January’s colder weather and the year’s turn toward winter mean less available food for hungry resident birds. This time of year offers an opportunity for us to fill some of the vacuum left by nature’s waning resources, and by doing so bring some action, drama, color, and an endlessly watchable scene of hungry visitors to our attention.
Making this bird feeder is simple, and viewing the results of your work can be an exciting and easy way to connect with the natural world during this season.
Materials you’ll need:
A plastic bottle, a screw or eye hook screw, string, a wooden spoon, a knife or scissors, some birdseed.
What to do:
Using your knife or scissors (parents, help your children), start a small hole in the cap of your plastic bottle, and then twist your screw into this incision.
Then tie your string around the screw. The length of your string can be based on the height at which you’d like your feeder to rest.
Take your knife or scissors and make an incision toward the bottom of your bottle.
Make another small hole opposite the first incision.
Now insert your wooden spoon! Our first incision is slightly larger than the second in order to accommodate the wide end of the spoon, and to serve as an opening for bird seed to fall out of, onto the waiting bowl of the spoon.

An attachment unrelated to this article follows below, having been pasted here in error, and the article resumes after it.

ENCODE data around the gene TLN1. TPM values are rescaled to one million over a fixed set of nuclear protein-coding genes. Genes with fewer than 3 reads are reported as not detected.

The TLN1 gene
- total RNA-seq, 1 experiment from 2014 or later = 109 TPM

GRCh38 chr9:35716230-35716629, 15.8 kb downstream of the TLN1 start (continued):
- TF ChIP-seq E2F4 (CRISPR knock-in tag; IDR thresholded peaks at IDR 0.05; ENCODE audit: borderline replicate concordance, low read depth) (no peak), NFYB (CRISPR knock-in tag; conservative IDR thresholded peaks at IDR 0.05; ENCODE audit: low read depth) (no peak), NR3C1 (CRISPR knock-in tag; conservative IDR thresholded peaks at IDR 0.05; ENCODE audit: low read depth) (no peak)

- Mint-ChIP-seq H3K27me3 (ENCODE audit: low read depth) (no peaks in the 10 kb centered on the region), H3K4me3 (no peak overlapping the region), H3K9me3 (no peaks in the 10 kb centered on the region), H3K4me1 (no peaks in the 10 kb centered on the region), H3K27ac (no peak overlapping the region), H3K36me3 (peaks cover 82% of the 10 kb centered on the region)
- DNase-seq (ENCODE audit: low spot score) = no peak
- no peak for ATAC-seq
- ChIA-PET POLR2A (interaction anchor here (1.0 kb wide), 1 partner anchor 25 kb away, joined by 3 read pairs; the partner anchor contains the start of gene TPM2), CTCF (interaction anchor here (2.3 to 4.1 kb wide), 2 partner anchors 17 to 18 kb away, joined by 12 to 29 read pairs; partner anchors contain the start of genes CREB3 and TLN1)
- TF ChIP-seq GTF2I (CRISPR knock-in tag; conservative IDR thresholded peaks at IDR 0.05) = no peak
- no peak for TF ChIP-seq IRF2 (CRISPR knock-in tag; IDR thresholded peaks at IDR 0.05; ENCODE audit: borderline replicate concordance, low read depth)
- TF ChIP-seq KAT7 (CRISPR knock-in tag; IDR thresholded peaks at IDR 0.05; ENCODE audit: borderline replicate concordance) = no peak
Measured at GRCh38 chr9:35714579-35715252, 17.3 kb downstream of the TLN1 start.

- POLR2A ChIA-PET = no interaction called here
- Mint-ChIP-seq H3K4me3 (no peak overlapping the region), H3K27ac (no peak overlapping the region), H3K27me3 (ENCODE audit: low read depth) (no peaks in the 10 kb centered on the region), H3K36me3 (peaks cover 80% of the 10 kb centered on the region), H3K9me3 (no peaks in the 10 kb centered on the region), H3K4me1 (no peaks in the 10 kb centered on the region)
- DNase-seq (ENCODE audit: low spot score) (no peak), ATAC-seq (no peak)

Removing the cap, fill your feeder with bird seed. Most of our bird seed ended up on the ground around the bottle before it made it inside. A funnel would have helped!
After filling your bottle with bird seed, close the cap, and you’re ready to hang up your feeder.
We tied a string between two trees, and then hung the feeder in the middle (some squirrel protection).
We waited for our first visitor, who arrived only a few minutes after putting the bird feeder out.
An interested chickadee!
Enjoy and have fun - this is a great family activity for the winter!
~Ed Bieber is the Owner/Director of The Nature Place Day Camp. He has a B.A. degree from Rutgers University in Botany, M.S. from Michigan State University in Outdoor Education and New York State Permanent Teaching Certification, N-6. Ed has worked professionally, since 1970, with over 250,000 children (and still counting!), adults and families in the outdoors.